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Publication numberUS5525558 A
Publication typeGrant
Application numberUS 08/196,140
PCT numberPCT/JP1993/000812
Publication dateJun 11, 1996
Filing dateJun 16, 1993
Priority dateJun 16, 1992
Fee statusPaid
Also published asDE69324105D1, DE69324105T2, EP0598923A1, EP0598923A4, EP0598923B1, WO1993025493A1
Publication number08196140, 196140, PCT/1993/812, PCT/JP/1993/000812, PCT/JP/1993/00812, PCT/JP/93/000812, PCT/JP/93/00812, PCT/JP1993/000812, PCT/JP1993/00812, PCT/JP1993000812, PCT/JP199300812, PCT/JP93/000812, PCT/JP93/00812, PCT/JP93000812, PCT/JP9300812, US 5525558 A, US 5525558A, US-A-5525558, US5525558 A, US5525558A
InventorsKazuo Niwa, Toshihiro Fukagawa, Nobuyuki Oonishi, Takeo Matsui, Yutaka Kawamata, Hitoshi Seki
Original AssigneeMitsubishi Chemical Corporation
Export CitationBiBTeX, EndNote, RefMan
External Links: USPTO, USPTO Assignment, Espacenet
Process for producing carbon fiber reinforced carbon composite material, carbon fiber reinforced carbon composite material and sliding material
US 5525558 A
Abstract
A process for producing a carbon fiber reinforced carbon composite material, comprising dispersing a short fibrous bundle of carbon fibers which comprises a plurality of single fibers, preparing a sheet in which fibers are in the two-dimensional random orientation, impregnating with a resin or pitch, laminating and molding, and then applying a baking and densifying treatment, a dispersion degree of the bundle of carbon fibers being controlled based on the formula (1) expressing correlation between the dispersion degree of the bundle of carbon fibers and the mechanical strength of the carbon fiber reinforced composite material:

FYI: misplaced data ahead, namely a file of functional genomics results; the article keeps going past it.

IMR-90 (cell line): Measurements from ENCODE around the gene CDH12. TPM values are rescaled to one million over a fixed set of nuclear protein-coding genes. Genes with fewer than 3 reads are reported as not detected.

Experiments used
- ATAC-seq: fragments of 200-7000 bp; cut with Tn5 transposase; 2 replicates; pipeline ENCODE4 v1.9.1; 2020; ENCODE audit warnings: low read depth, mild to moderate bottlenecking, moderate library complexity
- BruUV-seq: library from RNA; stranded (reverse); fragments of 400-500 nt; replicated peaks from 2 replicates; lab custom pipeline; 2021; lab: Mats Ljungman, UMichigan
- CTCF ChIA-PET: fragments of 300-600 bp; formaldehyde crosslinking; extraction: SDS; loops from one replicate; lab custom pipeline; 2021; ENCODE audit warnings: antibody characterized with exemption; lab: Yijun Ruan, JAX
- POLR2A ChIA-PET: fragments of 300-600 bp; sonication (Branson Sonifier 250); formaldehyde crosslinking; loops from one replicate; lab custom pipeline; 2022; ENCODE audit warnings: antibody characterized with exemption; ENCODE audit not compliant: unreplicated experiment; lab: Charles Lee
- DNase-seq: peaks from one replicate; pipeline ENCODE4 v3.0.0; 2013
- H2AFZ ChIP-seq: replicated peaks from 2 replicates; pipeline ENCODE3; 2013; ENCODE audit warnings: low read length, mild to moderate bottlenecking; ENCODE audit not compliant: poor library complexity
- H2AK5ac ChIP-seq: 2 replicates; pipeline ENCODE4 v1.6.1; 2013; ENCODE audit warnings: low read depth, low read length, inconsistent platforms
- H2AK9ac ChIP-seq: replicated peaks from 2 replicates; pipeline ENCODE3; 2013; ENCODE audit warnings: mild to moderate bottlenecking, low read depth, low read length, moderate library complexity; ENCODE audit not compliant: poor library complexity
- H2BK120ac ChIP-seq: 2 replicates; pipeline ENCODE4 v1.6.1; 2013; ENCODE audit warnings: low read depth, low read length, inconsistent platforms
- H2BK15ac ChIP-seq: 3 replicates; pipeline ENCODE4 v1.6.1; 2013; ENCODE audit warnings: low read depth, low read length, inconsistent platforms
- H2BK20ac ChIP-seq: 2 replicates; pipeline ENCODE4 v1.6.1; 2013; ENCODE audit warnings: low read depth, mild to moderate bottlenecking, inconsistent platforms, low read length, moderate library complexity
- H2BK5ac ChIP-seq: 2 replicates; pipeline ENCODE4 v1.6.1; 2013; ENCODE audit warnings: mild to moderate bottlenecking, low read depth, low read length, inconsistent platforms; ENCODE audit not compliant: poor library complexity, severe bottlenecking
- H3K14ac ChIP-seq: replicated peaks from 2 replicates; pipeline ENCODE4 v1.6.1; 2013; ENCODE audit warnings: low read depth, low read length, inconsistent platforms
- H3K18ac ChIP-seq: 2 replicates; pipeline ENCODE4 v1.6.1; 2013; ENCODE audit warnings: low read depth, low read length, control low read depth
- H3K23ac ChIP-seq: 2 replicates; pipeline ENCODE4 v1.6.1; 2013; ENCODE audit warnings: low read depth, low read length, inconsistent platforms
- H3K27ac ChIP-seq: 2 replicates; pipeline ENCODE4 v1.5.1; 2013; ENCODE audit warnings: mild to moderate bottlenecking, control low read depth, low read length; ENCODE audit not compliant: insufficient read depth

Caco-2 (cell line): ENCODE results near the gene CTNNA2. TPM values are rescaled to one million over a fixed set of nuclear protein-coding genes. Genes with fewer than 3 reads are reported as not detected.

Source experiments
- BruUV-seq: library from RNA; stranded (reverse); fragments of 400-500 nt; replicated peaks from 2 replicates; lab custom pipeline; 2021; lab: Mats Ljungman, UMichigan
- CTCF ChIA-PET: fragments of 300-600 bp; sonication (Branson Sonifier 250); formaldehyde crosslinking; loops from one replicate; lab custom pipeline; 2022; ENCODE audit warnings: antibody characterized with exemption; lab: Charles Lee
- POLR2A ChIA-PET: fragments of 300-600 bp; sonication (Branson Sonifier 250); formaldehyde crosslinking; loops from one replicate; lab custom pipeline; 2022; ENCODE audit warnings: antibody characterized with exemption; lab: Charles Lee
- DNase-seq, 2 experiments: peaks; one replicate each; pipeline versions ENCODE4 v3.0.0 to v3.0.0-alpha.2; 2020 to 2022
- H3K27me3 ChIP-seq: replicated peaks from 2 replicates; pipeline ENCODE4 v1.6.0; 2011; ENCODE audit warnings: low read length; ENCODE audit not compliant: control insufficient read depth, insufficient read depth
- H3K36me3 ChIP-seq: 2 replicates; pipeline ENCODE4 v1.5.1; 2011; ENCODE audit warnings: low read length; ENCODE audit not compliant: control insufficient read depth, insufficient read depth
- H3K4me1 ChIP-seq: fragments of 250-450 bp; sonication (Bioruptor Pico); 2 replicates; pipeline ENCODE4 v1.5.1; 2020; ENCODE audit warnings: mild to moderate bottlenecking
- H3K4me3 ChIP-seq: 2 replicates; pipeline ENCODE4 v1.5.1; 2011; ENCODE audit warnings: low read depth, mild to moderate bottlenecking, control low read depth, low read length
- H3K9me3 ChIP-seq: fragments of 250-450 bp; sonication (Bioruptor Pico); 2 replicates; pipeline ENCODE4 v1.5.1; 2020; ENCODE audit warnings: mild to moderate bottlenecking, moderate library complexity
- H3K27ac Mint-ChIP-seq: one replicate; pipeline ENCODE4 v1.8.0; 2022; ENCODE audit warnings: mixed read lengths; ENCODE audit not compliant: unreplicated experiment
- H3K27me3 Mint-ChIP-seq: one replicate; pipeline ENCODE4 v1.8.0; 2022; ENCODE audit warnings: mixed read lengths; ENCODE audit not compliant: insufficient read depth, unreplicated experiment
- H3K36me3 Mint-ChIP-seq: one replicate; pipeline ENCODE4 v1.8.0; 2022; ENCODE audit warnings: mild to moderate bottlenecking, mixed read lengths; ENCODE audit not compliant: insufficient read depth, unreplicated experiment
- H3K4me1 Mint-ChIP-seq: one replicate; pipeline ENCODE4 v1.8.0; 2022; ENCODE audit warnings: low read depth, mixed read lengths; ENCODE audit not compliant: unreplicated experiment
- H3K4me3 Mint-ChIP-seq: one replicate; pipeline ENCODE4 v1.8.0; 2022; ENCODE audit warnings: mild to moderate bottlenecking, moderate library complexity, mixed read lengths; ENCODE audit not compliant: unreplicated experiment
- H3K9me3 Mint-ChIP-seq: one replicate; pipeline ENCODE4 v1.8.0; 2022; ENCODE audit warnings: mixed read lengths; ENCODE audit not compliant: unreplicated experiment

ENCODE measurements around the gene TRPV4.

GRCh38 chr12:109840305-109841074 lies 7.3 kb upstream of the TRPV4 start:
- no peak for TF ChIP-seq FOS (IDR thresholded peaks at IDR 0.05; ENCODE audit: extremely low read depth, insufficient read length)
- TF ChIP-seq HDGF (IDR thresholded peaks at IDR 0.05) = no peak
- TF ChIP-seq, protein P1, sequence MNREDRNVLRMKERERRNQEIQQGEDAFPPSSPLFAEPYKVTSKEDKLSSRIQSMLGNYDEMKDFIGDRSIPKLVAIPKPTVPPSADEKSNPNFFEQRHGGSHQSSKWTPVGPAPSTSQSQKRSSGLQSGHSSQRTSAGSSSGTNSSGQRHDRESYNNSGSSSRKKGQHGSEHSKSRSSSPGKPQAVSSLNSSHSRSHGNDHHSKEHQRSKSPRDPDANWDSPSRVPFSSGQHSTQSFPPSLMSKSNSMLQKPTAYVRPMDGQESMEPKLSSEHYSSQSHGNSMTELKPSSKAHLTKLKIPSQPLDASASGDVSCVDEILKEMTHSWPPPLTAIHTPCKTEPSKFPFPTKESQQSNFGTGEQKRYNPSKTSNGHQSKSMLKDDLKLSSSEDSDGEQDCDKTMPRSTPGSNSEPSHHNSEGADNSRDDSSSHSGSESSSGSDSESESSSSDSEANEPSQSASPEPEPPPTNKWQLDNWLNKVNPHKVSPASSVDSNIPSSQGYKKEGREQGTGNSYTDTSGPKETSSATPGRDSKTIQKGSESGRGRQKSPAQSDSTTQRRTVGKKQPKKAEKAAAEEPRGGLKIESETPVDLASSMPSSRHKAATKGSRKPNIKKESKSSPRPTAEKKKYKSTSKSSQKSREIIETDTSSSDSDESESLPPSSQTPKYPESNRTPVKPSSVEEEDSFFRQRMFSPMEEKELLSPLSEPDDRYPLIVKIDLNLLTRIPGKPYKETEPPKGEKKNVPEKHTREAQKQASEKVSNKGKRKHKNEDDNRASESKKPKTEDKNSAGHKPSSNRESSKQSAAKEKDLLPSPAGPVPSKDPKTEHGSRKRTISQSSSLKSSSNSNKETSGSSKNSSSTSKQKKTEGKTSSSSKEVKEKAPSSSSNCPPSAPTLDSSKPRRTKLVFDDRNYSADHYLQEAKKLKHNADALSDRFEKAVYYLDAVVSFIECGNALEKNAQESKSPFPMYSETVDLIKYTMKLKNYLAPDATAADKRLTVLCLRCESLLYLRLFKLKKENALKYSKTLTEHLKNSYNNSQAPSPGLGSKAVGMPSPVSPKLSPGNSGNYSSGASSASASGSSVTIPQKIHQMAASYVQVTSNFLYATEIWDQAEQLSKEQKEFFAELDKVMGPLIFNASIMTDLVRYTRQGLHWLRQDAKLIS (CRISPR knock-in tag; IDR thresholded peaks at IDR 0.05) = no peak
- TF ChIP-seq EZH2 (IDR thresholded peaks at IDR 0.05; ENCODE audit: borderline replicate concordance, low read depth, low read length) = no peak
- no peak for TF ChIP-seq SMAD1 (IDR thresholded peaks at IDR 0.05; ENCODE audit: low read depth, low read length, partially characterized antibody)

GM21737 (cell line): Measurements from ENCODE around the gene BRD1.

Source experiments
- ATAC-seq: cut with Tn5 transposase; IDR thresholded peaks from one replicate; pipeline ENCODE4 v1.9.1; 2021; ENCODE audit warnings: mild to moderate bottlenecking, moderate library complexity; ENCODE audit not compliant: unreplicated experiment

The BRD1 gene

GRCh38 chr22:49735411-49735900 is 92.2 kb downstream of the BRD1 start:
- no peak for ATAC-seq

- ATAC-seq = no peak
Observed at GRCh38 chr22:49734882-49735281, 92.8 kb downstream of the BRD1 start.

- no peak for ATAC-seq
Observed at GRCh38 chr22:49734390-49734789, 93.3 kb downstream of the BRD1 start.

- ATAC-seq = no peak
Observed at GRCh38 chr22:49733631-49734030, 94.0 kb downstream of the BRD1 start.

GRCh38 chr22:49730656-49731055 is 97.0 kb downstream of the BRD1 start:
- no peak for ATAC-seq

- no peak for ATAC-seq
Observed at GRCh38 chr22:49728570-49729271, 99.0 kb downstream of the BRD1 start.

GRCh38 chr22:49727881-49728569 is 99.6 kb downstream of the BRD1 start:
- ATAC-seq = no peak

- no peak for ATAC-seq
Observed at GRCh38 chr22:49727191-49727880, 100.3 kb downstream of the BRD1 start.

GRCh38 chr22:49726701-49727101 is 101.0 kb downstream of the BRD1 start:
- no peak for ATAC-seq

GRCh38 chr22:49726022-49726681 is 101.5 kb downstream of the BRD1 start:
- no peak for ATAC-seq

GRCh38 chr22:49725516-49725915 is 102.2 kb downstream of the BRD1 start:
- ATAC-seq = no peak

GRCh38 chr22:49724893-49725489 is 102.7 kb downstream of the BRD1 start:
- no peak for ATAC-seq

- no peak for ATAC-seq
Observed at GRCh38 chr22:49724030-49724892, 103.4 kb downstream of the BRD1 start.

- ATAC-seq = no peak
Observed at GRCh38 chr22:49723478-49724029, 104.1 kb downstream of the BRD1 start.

Dispersion degree=A-B×coefficient of friction        (1)
wherein A and B are constants determined experimentally, to produce a carbon fiber reinforced carbon composite material having desired mechanical characteristic.
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Claims(13)
We claim:
1. A process for producing a carbon fiber reinforced carbon composite material, comprising the steps of:
(a) dispersing a short fibrous bundle of carbon fibers composed of a plurality of single fibers,
(b) preparing a sheet in which fibers are in a two-dimensional random orientation,
(c) impregnating the sheet with a resin or pitch,
(d) laminating and molding the sheet, and then
(e) baking and densifying the sheet to form the composite material, wherein the dispersion index of the bundle of carbon fibers is controlled based according to the formula:
Dispersion index=A-B×coefficient of friction         (1)
wherein A and B are constants determined by the steps off
(i) preparing a plurality of carbon fiber reinforced carbon composites by changing the dispersion conditions while maintaining factors other than the dispersion conditions constant,
(ii) measuring the dispersion index and coefficient of friction of each of the carbon fiber reinforced carbon composites prepared in (i), the dispersion index being defined by formula (2) or (3):
Dispersion index=t/W                                       (2)
wherein t is the entire thickness of the impregnated sheets and W is the weight of the impregnated sheets when the impregnated sheets of an area and number are placed under a load,